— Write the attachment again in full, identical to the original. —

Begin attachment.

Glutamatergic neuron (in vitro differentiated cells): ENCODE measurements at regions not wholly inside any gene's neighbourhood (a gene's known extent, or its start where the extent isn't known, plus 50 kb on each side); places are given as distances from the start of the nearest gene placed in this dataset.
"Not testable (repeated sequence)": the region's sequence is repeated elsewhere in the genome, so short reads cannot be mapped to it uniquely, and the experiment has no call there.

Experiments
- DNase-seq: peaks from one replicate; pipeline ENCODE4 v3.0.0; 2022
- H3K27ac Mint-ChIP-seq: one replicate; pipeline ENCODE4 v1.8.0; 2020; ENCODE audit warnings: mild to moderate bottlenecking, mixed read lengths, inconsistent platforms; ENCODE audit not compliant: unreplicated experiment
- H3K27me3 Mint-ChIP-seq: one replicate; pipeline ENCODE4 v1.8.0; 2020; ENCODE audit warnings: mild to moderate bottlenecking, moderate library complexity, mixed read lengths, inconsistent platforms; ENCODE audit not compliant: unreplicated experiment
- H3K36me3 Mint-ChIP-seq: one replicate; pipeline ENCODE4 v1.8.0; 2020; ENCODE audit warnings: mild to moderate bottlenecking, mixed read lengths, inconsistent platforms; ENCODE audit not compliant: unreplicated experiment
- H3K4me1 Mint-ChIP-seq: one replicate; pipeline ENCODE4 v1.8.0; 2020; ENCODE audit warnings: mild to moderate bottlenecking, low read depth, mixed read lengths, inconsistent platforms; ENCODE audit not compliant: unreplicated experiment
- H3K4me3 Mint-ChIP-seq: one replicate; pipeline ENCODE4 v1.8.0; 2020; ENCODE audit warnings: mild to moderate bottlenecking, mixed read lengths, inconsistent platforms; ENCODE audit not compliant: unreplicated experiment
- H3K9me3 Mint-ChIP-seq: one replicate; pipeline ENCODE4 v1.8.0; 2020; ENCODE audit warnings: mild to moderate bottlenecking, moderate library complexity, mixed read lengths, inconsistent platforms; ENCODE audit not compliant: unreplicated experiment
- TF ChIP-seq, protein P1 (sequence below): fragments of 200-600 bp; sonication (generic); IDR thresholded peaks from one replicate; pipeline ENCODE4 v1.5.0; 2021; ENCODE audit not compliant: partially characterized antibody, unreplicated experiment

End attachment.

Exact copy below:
Glutamatergic neuron (in vitro differentiated cells): ENCODE measurements at regions not wholly inside any gene's neighbourhood (a gene's known extent, or its start where the extent isn't known, plus 50 kb on each side); places are given as distances from the start of the nearest gene placed in this dataset.
"Not testable (repeated sequence)": the region's sequence is repeated elsewhere in the genome, so short reads cannot be mapped to it uniquely, and the experiment has no call there.

Experiments
- DNase-seq: peaks from one replicate; pipeline ENCODE4 v3.0.0; 2022
- H3K27ac Mint-ChIP-seq: one replicate; pipeline ENCODE4 v1.8.0; 2020; ENCODE audit warnings: mild to moderate bottlenecking, mixed read lengths, inconsistent platforms; ENCODE audit not compliant: unreplicated experiment
- H3K27me3 Mint-ChIP-seq: one replicate; pipeline ENCODE4 v1.8.0; 2020; ENCODE audit warnings: mild to moderate bottlenecking, moderate library complexity, mixed read lengths, inconsistent platforms; ENCODE audit not compliant: unreplicated experiment
- H3K36me3 Mint-ChIP-seq: one replicate; pipeline ENCODE4 v1.8.0; 2020; ENCODE audit warnings: mild to moderate bottlenecking, mixed read lengths, inconsistent platforms; ENCODE audit not compliant: unreplicated experiment
- H3K4me1 Mint-ChIP-seq: one replicate; pipeline ENCODE4 v1.8.0; 2020; ENCODE audit warnings: mild to moderate bottlenecking, low read depth, mixed read lengths, inconsistent platforms; ENCODE audit not compliant: unreplicated experiment
- H3K4me3 Mint-ChIP-seq: one replicate; pipeline ENCODE4 v1.8.0; 2020; ENCODE audit warnings: mild to moderate bottlenecking, mixed read lengths, inconsistent platforms; ENCODE audit not compliant: unreplicated experiment
- H3K9me3 Mint-ChIP-seq: one replicate; pipeline ENCODE4 v1.8.0; 2020; ENCODE audit warnings: mild to moderate bottlenecking, moderate library complexity, mixed read lengths, inconsistent platforms; ENCODE audit not compliant: unreplicated experiment
- TF ChIP-seq, protein P1 (sequence below): fragments of 200-600 bp; sonication (generic); IDR thresholded peaks from one replicate; pipeline ENCODE4 v1.5.0; 2021; ENCODE audit not compliant: partially characterized antibody, unreplicated experiment